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From the Editor: You can go home again
Director Alexander Payne says he plans to go to Greece in June and perhaps stay there for a while to shoot some film, and hone his language skills, and reconnect with his heritage. (His family comes from Syros, Livadia, and Aegio.) And he feels bully about it, despite the woes that Greece is going through.
“This crisis affecting Greece I feel is energizing my DNA. When I hear things about Greece, I feel, I can say that, you can’t say that! I can say bad things about Greece if I want, but you shut up! It doesn’t necessarily help or cure anything but it helps somewhere. I just think it’s the right time for artists including those Greek artists of the Diaspora to make beautiful things and do so somehow with the consciousness of being Greek and helping Greece in mind. Now that sounds kind of vague. I don’t know exactly what that means, even though I’m saying it, but I stick by it!”
This rallying around the old country is not an isolated incident. There is another filmmaker who visits Greece now more than he ever did before, even though he says conditions are going from bad to worse. His father has lost more than two thirds of his pension, and “people are not allowed to get sick because they can’t afford it—they get hospital bills for things that were paid for before but now they have even less money to pay for them!” But he says there is plenty of work for him and continued interest in the beauties of Greece—a parallel universe in which the rest of the world continues to see Greece as the land of gorgeous sea and sky and can’t wait to visit.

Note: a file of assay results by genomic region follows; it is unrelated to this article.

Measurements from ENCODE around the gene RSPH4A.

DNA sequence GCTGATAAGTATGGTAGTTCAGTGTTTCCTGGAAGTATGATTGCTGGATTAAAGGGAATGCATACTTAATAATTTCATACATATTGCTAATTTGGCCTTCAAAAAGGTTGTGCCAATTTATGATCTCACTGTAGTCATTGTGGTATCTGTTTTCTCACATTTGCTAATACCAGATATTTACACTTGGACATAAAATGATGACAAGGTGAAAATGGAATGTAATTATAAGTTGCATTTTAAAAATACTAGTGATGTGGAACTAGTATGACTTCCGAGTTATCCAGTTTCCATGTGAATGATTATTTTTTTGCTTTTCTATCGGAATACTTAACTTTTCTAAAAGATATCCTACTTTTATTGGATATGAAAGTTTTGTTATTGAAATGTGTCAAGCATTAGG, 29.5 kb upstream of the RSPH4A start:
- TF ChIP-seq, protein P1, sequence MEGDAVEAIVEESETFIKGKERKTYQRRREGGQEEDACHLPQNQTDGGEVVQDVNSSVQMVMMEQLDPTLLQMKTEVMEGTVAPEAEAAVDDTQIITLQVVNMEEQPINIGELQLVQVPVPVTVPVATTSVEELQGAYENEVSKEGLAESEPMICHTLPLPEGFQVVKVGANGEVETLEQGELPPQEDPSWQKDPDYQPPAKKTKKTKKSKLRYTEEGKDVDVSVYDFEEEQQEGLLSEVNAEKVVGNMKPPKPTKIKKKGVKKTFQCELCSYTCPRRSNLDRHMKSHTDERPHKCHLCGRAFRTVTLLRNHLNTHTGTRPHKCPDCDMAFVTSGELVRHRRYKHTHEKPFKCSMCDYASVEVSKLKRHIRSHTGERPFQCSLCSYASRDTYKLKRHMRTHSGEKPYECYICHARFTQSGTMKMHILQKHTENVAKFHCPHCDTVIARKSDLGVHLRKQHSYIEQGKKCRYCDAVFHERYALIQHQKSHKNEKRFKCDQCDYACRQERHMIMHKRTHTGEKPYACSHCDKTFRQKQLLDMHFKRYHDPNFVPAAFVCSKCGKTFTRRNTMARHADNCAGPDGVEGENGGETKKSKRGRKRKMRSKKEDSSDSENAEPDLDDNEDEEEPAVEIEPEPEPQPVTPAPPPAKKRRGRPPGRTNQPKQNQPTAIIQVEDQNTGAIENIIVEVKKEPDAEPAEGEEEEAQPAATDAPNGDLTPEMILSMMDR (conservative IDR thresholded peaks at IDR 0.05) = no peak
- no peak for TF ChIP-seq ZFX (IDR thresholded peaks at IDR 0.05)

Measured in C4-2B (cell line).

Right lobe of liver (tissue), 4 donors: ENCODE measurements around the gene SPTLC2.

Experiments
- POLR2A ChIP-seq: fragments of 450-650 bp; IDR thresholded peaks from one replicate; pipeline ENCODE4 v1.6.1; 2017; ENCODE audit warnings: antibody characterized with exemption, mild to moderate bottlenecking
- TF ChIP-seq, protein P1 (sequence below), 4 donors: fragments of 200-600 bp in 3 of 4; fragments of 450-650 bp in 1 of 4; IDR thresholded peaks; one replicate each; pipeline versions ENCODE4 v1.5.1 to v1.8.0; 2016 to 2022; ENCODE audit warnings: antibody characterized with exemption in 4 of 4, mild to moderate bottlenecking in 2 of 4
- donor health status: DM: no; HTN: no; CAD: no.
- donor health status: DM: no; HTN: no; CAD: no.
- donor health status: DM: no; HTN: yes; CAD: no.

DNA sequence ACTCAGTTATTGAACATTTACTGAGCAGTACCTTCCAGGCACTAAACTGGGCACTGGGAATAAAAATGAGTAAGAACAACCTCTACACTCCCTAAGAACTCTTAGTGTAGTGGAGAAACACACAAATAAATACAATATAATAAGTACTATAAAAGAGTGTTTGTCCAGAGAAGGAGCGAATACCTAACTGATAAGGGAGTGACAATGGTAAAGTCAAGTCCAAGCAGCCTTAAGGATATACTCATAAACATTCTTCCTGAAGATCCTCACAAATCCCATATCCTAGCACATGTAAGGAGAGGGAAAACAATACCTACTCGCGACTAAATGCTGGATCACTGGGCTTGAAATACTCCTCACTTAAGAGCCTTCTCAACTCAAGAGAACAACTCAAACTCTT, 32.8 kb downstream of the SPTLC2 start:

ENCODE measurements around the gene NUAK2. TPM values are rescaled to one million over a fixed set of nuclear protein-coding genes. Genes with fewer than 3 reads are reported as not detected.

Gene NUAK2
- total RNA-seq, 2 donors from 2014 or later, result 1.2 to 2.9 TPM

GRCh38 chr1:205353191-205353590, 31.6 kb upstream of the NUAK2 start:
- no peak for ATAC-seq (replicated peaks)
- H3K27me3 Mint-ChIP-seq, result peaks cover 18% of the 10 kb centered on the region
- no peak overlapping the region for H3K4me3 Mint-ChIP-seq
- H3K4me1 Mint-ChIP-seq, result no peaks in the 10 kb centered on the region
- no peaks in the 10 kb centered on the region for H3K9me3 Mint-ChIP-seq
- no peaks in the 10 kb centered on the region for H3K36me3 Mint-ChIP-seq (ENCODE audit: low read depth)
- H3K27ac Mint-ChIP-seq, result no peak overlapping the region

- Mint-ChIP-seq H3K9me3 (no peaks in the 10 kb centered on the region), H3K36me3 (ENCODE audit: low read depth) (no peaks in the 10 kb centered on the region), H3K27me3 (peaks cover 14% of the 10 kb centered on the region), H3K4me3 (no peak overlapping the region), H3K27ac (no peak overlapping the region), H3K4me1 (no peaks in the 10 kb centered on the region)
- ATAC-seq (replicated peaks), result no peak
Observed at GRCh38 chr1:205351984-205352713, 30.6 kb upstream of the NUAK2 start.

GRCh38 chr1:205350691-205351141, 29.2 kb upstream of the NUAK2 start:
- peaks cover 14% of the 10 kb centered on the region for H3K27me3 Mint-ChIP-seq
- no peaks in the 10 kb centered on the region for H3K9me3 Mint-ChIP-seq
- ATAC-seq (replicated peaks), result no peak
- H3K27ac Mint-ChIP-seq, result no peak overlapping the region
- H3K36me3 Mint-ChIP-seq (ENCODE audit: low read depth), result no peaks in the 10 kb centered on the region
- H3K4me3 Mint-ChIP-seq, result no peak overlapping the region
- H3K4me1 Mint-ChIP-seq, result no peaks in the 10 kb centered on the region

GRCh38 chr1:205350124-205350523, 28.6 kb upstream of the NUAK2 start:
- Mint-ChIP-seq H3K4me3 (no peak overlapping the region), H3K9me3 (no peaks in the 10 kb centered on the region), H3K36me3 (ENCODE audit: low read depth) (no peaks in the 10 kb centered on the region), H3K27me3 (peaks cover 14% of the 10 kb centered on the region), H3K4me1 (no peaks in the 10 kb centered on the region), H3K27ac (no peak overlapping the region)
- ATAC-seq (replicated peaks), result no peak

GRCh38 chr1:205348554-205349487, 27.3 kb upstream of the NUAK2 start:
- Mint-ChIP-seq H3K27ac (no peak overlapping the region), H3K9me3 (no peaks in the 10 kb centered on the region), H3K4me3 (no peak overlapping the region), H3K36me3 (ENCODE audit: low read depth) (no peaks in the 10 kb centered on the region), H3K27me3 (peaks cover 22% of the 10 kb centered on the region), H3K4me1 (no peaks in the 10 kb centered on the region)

And there is the story of Eleni Gage (featured in NEO several years ago), the daughter of Nick Gage, the author of ELENI, and the namesake of her martyred grandmother. The younger Eleni for years tried not to think about her grandmother and what she had endured. Until one day she decided that she needed to return to the village where her grandmother had died, return to the house where she had been kept as a prisoner and tortured in her own basement, and reclaim it in her grandmother’s name.
So she left her career in the magazine world behind (a celebrity editor at PEOPLE with a degree from Harvard) and she went back to the village of Lia and rebuilt her grandmother’s house and then spent enough time living in it to imbibe her grandmother’s spirit (an experience she wrote about in her book NORTH OF ITHAKA).
I visited Greece about two years after a long absence, and while the Greece I remember has changed, it’s in fact even more beautiful and wonderful (with all its troubles), and the visit did energize my own DNA by connecting me with friends and relatives I hadn’t seen in years and reminding me where I came from and where my parents came from and how they kept the faith through the inspiration of these mountains they left behind. This was their world, and now it had become mine, again.
Dimitri C. Michalakis